The labeling means 17 may be of conventional construction and, for this reason, is not described in detail herein. Briefly, the labeling means 17 includes a supporting structure 21 mounted on a suitable support, such as a vertical post 23 so that its height may be adjusted. The post 23 may, in turn, be mounted on a movable carriage (not shown) to permit the labeling means 17 to be moved horizontally.
Although the labeling means 17 may use various different kinds of label feeds, in the embodiment illustrated, labels 25 are releasably adhered to an elongated backing strip or web 27 by a pressure sensitive adhesive. The web 27 is wound on a supply reel 29 and passes over a plurality of rollers 31 (only one being shown in FIG. 2) to a peeling bar 33 and then over one or more additional rollers 35 to a take-up reel 37. In passing over the peeling bar 33, the web 27 is folded into a reverse bend, and the label 25 is separated from the web.
A label 25 removed from the web 27 is releasably retained at a labeling station. Although this function can be provided for in different ways, in the embodiment illustrated, the removed label is releasably retained in a well-known manner against an air pervious grid 39 by sub-atmospheric pressure within a vacuum box 41. In the embodiment illustrated, the grid 39 lies in a vertical plane and has openings 42 (FIG. 5). The label 25 is retained on the grid until one of the articles 13 is properly positioned with respect thereto, and at this instant, the label is transferred from the grid 39 to such article with the adhesive on the label adhering it to the article. Although this transfer function can be accomplished in different ways, in the embodiment illustrated, a blast of air under pressure is supplied to the vacuum box 41 and through the openings 42 to blow the label 25 onto the article 13 adjacent the grid 39.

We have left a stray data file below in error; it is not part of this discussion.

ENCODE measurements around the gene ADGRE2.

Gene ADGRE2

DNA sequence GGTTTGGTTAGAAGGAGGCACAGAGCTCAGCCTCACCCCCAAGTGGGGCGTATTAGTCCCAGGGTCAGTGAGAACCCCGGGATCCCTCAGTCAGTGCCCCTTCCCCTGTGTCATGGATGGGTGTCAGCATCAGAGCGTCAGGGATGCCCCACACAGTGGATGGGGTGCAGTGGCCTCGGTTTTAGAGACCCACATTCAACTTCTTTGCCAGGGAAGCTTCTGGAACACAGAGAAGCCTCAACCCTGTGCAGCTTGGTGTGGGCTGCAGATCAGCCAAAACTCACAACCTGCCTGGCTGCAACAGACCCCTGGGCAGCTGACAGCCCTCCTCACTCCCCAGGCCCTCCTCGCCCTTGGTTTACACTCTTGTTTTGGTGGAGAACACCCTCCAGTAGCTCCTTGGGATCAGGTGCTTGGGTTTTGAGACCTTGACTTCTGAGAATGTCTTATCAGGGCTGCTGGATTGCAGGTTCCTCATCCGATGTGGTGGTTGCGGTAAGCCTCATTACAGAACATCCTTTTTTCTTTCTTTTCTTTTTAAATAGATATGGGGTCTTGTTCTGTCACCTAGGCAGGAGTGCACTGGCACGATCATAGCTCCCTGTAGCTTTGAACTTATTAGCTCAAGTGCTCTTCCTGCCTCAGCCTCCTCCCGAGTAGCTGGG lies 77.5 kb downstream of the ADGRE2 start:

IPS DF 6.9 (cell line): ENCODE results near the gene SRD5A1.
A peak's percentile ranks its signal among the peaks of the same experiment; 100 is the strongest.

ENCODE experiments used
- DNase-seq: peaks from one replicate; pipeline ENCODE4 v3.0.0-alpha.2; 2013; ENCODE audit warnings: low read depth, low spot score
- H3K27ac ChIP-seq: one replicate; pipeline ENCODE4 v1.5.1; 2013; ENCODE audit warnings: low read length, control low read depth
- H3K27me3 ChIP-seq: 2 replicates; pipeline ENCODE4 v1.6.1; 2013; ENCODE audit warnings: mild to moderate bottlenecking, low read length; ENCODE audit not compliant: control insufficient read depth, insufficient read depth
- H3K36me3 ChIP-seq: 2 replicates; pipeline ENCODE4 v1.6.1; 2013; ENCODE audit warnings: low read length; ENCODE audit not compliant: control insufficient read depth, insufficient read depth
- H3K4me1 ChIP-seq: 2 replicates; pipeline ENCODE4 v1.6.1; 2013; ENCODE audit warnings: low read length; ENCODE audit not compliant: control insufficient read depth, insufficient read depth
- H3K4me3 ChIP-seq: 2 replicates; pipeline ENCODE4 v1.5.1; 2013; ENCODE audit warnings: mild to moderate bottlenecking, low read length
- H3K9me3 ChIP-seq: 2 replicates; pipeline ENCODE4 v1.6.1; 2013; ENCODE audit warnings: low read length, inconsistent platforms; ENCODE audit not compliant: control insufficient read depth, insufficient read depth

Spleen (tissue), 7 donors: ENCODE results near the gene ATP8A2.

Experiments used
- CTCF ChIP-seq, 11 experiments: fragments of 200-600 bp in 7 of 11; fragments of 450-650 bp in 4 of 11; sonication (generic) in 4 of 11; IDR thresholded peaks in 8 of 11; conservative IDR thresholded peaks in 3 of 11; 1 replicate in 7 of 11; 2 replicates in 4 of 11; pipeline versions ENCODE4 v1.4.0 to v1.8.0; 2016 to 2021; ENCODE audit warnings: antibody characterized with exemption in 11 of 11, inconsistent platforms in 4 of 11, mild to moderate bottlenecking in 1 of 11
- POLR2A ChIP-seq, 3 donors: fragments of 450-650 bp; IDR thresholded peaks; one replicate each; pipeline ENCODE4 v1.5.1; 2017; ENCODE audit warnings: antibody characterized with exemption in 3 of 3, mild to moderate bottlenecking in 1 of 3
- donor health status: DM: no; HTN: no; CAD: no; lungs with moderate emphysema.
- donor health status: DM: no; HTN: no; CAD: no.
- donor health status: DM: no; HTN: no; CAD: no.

The labeling means 17 can be controlled in a known manner. As shown in FIG. 2, a product sensor 43 is carried by an arm 45 of the supporting structure 21 and provides a signal each time the leading edge of one of the articles 13 approaches the grid 39. Thereafter, the labeling means 17 is appropriately timed in a known manner to apply the label to the article 13 when it reaches an appropriate position immediately adjacent the grid 39.
The article capturing means 19 includes a wheel 47 having a cylindrical peripheral surface 49. Although the wheel 47 may be of different constructions, in the embodiment illustrated, it includes a resiliently deformable cylindrical disc 51 of foam plastic material sandwiched between a pair of a circular cover plates 53. The disc 51 is of larger diameter than the plates 53 and so an annular region of the disc projects radially outwardly beyond the plates 53.
The wheel 47 is mounted for rotation about a vertical rotational axis by a shaft 55 which in turn is rotatably mounted on an arm 57. The arm 57 is in turn suitably mounted on a post 59 so that the elevation of the wheel 47 can be adjusted. The post 59 can be mounted on a suitable carriage (not shown) to permit the horizontal position of the wheel 47 to be adjusted. A motor 61 rotates the shaft 55 and the wheel 47.